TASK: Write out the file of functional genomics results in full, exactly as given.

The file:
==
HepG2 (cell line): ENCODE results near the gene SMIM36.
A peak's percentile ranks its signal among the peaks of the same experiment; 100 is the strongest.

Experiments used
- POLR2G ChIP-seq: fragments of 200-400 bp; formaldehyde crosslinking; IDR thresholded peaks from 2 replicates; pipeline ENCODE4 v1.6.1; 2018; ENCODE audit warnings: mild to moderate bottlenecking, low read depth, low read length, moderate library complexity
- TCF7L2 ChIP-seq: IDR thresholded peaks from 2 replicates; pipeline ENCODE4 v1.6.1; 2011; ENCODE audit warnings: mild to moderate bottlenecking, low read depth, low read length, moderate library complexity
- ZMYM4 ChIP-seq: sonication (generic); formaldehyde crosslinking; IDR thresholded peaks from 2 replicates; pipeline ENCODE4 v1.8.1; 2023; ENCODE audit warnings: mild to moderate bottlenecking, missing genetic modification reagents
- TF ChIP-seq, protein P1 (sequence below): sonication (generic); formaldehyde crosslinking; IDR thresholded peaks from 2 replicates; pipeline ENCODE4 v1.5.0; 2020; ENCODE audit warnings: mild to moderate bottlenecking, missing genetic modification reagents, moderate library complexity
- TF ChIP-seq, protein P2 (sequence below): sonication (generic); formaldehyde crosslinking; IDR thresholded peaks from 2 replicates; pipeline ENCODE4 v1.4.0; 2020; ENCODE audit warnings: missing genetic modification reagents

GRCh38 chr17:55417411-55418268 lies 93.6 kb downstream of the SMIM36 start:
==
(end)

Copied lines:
HepG2 (cell line): ENCODE results near the gene SMIM36.
A peak's percentile ranks its signal among the peaks of the same experiment; 100 is the strongest.

Experiments used
- POLR2G ChIP-seq: fragments of 200-400 bp; formaldehyde crosslinking; IDR thresholded peaks from 2 replicates; pipeline ENCODE4 v1.6.1; 2018; ENCODE audit warnings: mild to moderate bottlenecking, low read depth, low read length, moderate library complexity
- TCF7L2 ChIP-seq: IDR thresholded peaks from 2 replicates; pipeline ENCODE4 v1.6.1; 2011; ENCODE audit warnings: mild to moderate bottlenecking, low read depth, low read length, moderate library complexity
- ZMYM4 ChIP-seq: sonication (generic); formaldehyde crosslinking; IDR thresholded peaks from 2 replicates; pipeline ENCODE4 v1.8.1; 2023; ENCODE audit warnings: mild to moderate bottlenecking, missing genetic modification reagents
- TF ChIP-seq, protein P1 (sequence below): sonication (generic); formaldehyde crosslinking; IDR thresholded peaks from 2 replicates; pipeline ENCODE4 v1.5.0; 2020; ENCODE audit warnings: mild to moderate bottlenecking, missing genetic modification reagents, moderate library complexity
- TF ChIP-seq, protein P2 (sequence below): sonication (generic); formaldehyde crosslinking; IDR thresholded peaks from 2 replicates; pipeline ENCODE4 v1.4.0; 2020; ENCODE audit warnings: missing genetic modification reagents

GRCh38 chr17:55417411-55418268 lies 93.6 kb downstream of the SMIM36 start: